In both cases, you can only exercise vertically, against the pull of gravity.  Consequently, you can only strengthen your muscles in relation to this pull. You can change apparatus and use the rowing machine, for example. The quality of your work will seem to change, but there is no change regarding the directional limitation of your efforts.

To repeat: if you want a perfect work-out with this system, you’ll have to multiply your use of different apparatus. But even if you do, the problem I raised earlier will not be solved.

Let’s recall what I wrote at the end of my last article:

If you’re in the “tree-hugging” posture of zhan zhuang (ritsu-zen), and suddenly, without warning, someone pushes your arms in different ways (downwards, upwards, frontwards, back…), what will happen? If you’ve made progress in whole-body integration, you’ll be able to resist each push more or less without particular effort. You’ve become resistant to forces coming from any direction. However, if you haven’t progressed in this method, with each pressure, your body will give way.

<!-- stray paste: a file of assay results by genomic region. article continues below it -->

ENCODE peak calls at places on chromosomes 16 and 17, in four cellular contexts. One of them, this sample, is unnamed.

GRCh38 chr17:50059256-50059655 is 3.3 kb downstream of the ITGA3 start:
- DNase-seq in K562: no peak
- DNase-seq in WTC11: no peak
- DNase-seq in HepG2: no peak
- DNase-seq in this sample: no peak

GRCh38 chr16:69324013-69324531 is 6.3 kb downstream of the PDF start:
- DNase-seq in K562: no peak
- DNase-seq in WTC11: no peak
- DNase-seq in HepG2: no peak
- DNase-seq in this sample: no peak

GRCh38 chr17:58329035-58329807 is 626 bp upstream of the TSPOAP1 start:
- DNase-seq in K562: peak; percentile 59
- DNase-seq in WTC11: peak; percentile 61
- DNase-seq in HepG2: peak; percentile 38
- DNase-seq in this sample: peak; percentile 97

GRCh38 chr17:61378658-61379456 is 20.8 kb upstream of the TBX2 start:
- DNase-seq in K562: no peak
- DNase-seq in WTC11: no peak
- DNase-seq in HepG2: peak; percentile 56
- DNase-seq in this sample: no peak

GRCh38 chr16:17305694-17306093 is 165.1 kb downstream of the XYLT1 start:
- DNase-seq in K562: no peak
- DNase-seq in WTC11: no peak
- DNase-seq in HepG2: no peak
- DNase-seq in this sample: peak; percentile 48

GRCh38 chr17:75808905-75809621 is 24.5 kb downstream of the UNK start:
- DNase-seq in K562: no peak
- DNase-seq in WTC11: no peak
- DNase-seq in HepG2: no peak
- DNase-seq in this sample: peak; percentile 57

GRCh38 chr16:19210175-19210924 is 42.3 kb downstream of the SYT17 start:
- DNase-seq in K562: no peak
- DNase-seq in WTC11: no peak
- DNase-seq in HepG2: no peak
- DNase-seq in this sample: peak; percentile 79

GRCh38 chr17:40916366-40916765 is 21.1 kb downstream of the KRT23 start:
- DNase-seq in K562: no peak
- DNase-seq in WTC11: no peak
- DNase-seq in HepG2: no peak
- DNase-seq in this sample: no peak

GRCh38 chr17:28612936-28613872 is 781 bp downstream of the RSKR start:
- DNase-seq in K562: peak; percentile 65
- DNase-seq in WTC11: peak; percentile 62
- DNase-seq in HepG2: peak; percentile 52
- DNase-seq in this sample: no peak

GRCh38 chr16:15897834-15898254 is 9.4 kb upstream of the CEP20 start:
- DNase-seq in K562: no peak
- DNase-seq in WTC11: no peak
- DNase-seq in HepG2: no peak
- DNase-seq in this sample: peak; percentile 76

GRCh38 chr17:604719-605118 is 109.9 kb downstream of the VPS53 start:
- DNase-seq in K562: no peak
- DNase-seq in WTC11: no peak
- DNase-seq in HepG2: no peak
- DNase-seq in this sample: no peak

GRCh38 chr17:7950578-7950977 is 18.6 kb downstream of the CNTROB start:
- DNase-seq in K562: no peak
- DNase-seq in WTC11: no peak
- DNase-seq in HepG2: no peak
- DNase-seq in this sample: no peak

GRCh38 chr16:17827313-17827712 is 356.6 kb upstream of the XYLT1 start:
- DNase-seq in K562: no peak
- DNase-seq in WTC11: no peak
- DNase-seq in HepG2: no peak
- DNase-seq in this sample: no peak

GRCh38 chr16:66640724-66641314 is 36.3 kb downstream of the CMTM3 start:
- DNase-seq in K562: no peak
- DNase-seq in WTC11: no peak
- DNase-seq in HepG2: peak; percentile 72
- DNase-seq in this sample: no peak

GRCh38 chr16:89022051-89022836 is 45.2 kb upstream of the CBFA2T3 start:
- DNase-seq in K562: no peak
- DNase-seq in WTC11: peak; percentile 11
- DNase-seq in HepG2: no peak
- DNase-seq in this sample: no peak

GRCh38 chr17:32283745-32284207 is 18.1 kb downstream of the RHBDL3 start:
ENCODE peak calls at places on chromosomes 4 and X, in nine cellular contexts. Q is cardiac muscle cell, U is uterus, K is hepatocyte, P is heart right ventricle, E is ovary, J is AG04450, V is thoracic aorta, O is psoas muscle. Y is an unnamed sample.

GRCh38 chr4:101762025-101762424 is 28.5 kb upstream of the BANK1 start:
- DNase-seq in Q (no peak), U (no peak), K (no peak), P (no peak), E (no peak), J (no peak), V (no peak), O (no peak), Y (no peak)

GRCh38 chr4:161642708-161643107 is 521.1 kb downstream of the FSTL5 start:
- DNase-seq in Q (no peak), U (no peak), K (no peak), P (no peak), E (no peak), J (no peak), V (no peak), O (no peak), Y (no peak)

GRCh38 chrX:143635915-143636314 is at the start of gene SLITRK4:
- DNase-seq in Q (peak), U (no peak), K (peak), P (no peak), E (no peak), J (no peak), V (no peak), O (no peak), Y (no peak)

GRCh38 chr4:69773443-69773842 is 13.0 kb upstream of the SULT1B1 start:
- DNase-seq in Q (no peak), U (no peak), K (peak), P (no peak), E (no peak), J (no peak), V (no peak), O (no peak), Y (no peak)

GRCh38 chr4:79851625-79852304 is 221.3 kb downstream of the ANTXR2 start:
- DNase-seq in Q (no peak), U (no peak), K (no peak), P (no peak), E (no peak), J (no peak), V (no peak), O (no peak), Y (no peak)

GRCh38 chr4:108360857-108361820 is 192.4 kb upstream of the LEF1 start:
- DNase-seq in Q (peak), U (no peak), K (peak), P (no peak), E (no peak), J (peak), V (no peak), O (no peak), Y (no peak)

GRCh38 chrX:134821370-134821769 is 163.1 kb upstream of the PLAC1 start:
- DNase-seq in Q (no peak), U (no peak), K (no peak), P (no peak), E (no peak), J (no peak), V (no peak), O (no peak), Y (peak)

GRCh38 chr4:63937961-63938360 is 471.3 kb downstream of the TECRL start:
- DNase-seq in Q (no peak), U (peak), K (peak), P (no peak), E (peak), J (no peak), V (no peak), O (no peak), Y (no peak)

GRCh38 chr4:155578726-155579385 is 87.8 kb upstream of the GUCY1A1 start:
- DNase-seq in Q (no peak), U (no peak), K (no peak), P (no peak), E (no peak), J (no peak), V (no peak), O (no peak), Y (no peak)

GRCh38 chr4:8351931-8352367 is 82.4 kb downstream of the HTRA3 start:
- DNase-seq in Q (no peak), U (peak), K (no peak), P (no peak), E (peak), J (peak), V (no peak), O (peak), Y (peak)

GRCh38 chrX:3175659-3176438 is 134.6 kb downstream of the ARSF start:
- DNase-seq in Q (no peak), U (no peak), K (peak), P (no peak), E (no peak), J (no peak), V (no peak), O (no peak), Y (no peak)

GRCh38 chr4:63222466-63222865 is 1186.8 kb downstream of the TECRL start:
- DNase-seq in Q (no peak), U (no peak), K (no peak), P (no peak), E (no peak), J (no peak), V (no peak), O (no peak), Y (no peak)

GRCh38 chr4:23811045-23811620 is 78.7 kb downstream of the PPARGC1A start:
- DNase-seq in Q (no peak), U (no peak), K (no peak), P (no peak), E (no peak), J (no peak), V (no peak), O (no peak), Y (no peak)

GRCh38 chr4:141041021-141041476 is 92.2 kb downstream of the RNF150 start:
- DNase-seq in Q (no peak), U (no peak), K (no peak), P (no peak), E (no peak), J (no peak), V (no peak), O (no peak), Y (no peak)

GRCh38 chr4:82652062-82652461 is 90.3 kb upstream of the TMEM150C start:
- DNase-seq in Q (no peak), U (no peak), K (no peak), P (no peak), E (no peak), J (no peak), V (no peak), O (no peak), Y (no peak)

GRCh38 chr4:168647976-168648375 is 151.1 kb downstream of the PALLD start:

Martial art requires a particular strength. In the work that I presented earlier, Hàn Xingqiao (1909-2004) wrote: “With this strength, you can fight with the power of a large ship colliding with a small boat.”

In yi chuan people build this particular strength by doing zhan zhuang (ritsu-zen). If we compare this exercise with work-outs requiring an object, the latter will seem more practical because the effect is immediate, but it is always limited.

To repeat, the use of muscle-building apparatus like weights, rowing machines, bicycles, bars etc., or training with people who allow you to use such apparatus, will make you work in a well-defined direction: lifting, pulling, pushing, turning, etc. But the more precise the effort, the more limited the effect on the muscles. In order for the work-out to be as complete as possible, you will have to multiply your use of different apparatus and types of exercises.

As we have seen, however, martial art strength must be entirely integrated. Then it will be able to resist any force, no matter where it comes from, and it can explode in all directions too. To get such results, yi chuan uses the weight of intention, or the intention of weight, but not the material weight itself.

The term jia-jié which is used in yi chuan is a training method of just this kind – i.e., a weight of intention, or an intention of weight. I would translate it as follows: “resorting to visual or imagined situations”.


Kenji Tokitsu's video clip  in:

To be continued.


Interesting websites